Posted by dBndbit on 09/04/2009 18:58
I like the idea of experiments and shoot-outs! Though we may run into problems trying to isolate the heat modes (contact, air, IR).
As I understand IR, all objects above the temperature of absolute zero are always radiating heat at some wavelength. So everything hot in the roaster is also radiating heat energy. It doesn't matter how things get hot, just that they are hot. The hotter they are the more they radiate, but the radiated energy also includes shorter and shorter wavelengths. At very high temperatures, objects start to radiate at wavelengths so short we can see it as a dull red glow. IR and visible light are the same thing, just different wavelength ranges.
Point being that isolating an 80+% any-one-mode of roaster may be difficult. I suspect a high-speed air spout roaster might be the only true high-percentage "convection" roaster, though convection is really the wrong word for this. And even so, the hot metal surfaces of the roast chamber get hot and become an IR source for the beans in addition to whatever they may catch from the air or conduct by contact.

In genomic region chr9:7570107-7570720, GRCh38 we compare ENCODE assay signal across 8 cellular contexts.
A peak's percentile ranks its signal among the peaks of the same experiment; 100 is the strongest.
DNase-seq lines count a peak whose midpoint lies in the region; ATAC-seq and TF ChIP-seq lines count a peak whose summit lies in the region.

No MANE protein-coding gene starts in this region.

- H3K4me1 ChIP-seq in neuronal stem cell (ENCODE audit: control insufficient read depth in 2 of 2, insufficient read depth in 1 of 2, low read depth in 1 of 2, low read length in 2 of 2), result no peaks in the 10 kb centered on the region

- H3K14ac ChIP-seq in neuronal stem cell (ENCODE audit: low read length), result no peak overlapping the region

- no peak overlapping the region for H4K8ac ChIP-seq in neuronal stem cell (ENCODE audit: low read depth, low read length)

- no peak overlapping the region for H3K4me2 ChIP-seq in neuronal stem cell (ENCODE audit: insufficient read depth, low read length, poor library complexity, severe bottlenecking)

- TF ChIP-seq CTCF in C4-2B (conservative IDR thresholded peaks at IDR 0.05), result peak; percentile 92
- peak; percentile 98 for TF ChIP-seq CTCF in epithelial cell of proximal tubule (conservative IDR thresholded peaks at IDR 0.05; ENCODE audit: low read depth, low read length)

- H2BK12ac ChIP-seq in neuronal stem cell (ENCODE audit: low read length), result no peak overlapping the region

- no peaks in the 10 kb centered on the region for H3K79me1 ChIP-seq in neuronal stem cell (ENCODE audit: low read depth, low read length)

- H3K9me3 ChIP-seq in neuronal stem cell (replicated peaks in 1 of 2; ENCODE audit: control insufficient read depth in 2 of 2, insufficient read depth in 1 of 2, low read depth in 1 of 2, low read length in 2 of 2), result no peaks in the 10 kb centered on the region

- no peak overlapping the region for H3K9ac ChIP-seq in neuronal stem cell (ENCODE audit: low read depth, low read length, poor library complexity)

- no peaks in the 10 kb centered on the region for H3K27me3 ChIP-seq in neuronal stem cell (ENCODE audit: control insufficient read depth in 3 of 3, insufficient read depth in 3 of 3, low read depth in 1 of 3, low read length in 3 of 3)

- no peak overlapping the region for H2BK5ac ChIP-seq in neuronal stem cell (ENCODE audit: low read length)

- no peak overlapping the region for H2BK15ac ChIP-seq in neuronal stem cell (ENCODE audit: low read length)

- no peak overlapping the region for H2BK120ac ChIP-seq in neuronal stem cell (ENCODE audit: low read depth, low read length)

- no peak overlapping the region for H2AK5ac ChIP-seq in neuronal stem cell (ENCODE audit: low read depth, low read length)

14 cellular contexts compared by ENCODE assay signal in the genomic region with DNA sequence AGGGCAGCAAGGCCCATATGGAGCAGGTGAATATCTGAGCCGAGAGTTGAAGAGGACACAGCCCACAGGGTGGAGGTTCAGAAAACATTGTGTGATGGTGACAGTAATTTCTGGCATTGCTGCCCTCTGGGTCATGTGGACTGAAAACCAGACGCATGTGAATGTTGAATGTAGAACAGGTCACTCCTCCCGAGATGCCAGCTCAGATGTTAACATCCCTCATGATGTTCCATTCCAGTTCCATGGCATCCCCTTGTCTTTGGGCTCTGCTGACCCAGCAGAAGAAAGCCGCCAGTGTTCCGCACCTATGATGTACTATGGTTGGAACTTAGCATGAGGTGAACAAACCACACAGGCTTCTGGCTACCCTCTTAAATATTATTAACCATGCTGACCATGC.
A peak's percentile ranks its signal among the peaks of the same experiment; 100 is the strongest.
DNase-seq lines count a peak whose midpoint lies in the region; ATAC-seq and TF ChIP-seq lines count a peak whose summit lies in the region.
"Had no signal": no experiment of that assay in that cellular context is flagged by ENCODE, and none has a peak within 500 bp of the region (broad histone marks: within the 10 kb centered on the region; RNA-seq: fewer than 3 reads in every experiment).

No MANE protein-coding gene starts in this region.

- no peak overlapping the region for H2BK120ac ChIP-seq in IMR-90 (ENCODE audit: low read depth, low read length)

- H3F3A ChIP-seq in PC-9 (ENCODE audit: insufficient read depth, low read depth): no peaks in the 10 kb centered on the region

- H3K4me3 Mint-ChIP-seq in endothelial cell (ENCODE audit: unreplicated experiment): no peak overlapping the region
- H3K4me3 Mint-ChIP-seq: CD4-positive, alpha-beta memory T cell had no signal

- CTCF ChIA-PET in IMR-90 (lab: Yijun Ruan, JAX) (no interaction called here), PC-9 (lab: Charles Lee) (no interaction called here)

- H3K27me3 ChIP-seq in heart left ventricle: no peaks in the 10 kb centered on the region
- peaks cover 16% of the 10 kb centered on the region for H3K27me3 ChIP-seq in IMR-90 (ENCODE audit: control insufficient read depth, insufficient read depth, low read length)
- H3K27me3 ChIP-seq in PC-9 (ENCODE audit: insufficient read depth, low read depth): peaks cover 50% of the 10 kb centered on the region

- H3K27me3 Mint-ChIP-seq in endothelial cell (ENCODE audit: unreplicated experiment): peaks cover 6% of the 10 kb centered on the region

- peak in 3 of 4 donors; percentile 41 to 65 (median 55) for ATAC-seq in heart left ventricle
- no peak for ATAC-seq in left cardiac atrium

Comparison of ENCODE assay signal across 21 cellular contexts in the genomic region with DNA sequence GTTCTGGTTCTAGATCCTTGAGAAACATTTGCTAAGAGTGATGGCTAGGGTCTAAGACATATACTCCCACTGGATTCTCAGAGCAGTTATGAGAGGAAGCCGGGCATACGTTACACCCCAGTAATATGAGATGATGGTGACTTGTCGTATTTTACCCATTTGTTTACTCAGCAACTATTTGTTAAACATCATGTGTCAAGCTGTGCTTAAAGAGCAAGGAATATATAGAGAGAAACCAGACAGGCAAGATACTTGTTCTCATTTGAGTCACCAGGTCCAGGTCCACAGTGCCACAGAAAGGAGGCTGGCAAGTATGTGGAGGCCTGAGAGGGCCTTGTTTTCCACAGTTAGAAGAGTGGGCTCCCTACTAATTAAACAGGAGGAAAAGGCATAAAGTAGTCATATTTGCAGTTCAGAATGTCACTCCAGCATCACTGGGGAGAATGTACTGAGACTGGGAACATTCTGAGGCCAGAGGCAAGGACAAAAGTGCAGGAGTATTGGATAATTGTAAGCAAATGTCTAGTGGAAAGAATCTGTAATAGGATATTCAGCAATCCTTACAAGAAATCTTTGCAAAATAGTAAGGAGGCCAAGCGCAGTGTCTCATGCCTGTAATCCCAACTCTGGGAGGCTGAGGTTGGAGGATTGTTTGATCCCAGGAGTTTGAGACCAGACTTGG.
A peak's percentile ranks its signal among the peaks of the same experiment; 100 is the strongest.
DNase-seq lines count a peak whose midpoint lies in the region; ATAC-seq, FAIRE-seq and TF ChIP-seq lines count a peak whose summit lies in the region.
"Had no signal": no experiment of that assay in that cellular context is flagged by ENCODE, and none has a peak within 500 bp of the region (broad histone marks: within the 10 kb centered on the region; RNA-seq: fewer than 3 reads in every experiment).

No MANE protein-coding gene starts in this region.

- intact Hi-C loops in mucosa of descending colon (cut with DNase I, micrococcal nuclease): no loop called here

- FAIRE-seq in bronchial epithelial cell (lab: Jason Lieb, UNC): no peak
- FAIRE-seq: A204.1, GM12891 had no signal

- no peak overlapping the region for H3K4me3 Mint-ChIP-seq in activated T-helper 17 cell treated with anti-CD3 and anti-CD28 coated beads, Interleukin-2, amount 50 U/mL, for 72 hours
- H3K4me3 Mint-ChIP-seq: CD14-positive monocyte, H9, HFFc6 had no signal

Same would be true in any drum with or without perforations. Once heated to 450-500F, a solid drum becomes a source of IR for the beans. Even a hot air gun is radiating a huge amount of IR anywhere you can see the heat elements. (line-of-sight) That's one of the reasons their heating effect diminishes so quickly when you back off. IR effects drop at a strict inverse square of distance unless reflected or focused.
I guess what I'm saying is that I think IR can play a bigger role in pumping up the efficiency of most any roaster if it's given the chance by using reflective metals. And it might be a mistake to over-simplify our thinking about how heat energy is working at any given point in a roaster.
I really like Marshall's (endlesscycle) view of:
analyzing your roaster design in the shoes of a coffee bean with an engineering degree
Be the bean.